Overuse injuries such as elbow lateral epicondylalgia and de Quervain’s tenosynovitis of the thumb are caused by repetitive movements arm movements especially at high-velocities as is required in squash.
The elbow injury is aggravated by the frequent use of the gripping muscles in the forearm, in particular, those that extend, or bend, the wrist backwards, as these attach to the outer part of your elbow. Backhand shots can cause greater inflammation to this area as they require a large force from the wrist extensors.
The wrist/thumb can be worsened with gripping and turning your wrist over and as a result, can affect your ability to perform wristy or powerful shots.
For eye/facial injuries, these usually occur when either a racquet or the balls collide with the eye or face. Some injuries can be quite severe and require immediate medical attention to prevent loss of vision. Safety eyewear is recommended.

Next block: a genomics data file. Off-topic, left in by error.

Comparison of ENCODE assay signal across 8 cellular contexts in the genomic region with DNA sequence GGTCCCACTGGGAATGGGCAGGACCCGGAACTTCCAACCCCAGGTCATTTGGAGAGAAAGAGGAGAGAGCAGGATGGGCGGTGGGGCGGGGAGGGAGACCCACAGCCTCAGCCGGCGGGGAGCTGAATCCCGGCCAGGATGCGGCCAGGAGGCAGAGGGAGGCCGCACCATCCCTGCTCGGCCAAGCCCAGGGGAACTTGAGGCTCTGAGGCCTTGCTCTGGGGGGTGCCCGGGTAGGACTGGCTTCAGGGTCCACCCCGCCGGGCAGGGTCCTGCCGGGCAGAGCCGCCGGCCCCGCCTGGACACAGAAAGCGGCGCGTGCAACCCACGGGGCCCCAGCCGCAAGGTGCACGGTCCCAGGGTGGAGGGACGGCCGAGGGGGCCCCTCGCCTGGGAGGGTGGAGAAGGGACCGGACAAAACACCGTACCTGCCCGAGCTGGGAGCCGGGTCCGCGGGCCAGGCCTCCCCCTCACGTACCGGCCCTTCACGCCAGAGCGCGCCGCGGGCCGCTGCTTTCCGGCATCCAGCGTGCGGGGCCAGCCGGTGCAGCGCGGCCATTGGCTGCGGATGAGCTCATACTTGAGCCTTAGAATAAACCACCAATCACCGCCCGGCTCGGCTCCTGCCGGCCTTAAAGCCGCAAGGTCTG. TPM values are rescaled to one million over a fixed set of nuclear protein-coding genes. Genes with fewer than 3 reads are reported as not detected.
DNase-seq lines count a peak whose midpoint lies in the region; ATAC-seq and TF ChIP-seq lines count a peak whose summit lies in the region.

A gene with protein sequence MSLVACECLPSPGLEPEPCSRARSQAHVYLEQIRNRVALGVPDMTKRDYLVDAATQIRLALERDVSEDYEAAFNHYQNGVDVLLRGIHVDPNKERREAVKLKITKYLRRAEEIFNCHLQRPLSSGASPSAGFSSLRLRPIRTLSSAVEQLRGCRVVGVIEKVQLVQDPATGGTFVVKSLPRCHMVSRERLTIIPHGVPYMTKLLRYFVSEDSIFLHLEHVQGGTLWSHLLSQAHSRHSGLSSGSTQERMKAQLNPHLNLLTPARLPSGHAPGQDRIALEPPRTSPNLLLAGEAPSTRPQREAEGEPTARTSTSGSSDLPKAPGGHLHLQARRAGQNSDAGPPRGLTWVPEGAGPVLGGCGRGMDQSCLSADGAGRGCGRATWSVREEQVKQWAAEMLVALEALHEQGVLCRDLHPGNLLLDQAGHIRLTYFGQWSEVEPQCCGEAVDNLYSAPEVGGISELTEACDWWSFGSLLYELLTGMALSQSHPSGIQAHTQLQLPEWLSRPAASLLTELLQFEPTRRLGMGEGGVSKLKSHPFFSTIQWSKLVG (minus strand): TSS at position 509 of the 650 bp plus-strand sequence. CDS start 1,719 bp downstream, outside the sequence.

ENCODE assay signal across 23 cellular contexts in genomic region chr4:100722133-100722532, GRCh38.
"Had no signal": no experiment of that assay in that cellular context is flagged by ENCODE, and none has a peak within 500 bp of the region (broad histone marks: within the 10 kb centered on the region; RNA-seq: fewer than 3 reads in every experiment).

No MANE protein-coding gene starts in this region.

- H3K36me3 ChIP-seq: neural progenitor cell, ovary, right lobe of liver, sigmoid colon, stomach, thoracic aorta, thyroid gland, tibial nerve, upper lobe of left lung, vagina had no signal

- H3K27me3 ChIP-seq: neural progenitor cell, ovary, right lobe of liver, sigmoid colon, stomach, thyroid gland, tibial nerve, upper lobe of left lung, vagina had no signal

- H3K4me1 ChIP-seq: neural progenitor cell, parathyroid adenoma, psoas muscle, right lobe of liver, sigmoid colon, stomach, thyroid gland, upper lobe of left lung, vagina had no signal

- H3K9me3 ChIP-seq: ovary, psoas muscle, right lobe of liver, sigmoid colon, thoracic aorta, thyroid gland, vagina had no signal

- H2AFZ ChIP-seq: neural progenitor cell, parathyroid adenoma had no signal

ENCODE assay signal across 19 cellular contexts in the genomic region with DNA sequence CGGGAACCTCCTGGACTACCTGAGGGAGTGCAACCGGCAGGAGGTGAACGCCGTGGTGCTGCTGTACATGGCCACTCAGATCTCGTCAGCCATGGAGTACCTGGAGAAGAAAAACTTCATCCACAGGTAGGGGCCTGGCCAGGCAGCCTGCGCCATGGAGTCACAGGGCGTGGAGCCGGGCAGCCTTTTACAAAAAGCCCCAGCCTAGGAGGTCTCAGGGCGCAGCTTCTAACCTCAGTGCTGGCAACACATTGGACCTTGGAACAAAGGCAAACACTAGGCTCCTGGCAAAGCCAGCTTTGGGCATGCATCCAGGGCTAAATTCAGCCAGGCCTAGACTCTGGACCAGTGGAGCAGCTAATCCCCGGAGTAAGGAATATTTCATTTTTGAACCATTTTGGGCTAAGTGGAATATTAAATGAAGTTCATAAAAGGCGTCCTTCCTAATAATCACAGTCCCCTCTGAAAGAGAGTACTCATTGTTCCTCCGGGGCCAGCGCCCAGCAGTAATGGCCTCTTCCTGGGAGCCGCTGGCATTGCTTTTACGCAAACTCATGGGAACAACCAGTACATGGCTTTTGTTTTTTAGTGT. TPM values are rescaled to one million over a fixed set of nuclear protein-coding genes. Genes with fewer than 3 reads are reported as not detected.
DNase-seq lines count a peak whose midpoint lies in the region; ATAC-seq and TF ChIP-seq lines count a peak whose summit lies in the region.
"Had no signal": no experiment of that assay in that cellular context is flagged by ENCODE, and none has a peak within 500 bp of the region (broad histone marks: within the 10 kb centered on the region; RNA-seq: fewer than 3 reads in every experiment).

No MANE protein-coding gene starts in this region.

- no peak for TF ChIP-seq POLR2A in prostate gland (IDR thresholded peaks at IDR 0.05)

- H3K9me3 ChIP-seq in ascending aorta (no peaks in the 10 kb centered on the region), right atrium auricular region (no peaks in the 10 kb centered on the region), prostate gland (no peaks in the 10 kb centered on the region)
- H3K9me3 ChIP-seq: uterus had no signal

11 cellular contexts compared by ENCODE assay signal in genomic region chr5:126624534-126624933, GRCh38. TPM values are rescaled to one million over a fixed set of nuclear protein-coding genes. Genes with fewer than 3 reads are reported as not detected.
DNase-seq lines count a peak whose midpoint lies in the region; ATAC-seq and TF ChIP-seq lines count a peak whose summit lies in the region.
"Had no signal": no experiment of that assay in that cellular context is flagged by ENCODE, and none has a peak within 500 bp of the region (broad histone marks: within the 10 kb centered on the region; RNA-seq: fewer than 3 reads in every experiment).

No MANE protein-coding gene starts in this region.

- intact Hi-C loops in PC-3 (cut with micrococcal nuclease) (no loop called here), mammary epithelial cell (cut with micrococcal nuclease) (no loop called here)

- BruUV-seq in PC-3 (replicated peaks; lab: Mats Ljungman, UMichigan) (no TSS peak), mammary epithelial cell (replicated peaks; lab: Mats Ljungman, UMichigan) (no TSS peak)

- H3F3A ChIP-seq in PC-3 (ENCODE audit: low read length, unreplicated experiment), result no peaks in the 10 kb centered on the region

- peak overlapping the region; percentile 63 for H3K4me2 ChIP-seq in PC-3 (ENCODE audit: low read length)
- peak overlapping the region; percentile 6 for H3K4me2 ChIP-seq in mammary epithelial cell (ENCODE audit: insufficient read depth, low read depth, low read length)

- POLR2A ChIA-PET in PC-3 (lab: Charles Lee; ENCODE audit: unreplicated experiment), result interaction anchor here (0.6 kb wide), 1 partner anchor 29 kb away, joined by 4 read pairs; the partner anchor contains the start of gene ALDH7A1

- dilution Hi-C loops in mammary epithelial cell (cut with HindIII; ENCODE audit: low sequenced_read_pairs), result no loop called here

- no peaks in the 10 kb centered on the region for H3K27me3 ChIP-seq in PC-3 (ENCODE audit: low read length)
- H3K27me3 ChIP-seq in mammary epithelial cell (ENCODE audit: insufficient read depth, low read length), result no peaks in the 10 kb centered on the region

Shoulder injuries, particularly acromioclavicular joint sprains (tip of the shoulder), can occur with impact by diving or collide with the wall. This can cause a disruption of the ligaments that attach your shoulder to your clavicle (collarbone). Similarly, falls/collisions with hard surfaces can cause injury to the wrist, hand, and elbow.
Lower limb injuries occur due to the rapid change of direction required for squash as a result of sprinting, pivoting, rapid change of direction, sudden stopping and jarring. This places your joints and muscles under high load and strain and unfortunately, when this becomes greater than your healing recovery rate, it results in injury.
If you sustain an injury playing squash please contact your PhysioWorks physiotherapy team for an accurate diagnosis and assistance with getting you back onto the court as quick as possible.
Risk Factors for Squash Injuries
Factors influencing the risk of squash injuries include:
- 40+ years of age
- Inexperience/poor technique
- Poor level of fitness, strength and endurance
- Prior injury; particularly if rehabilitated poorly
- Amount and level of participation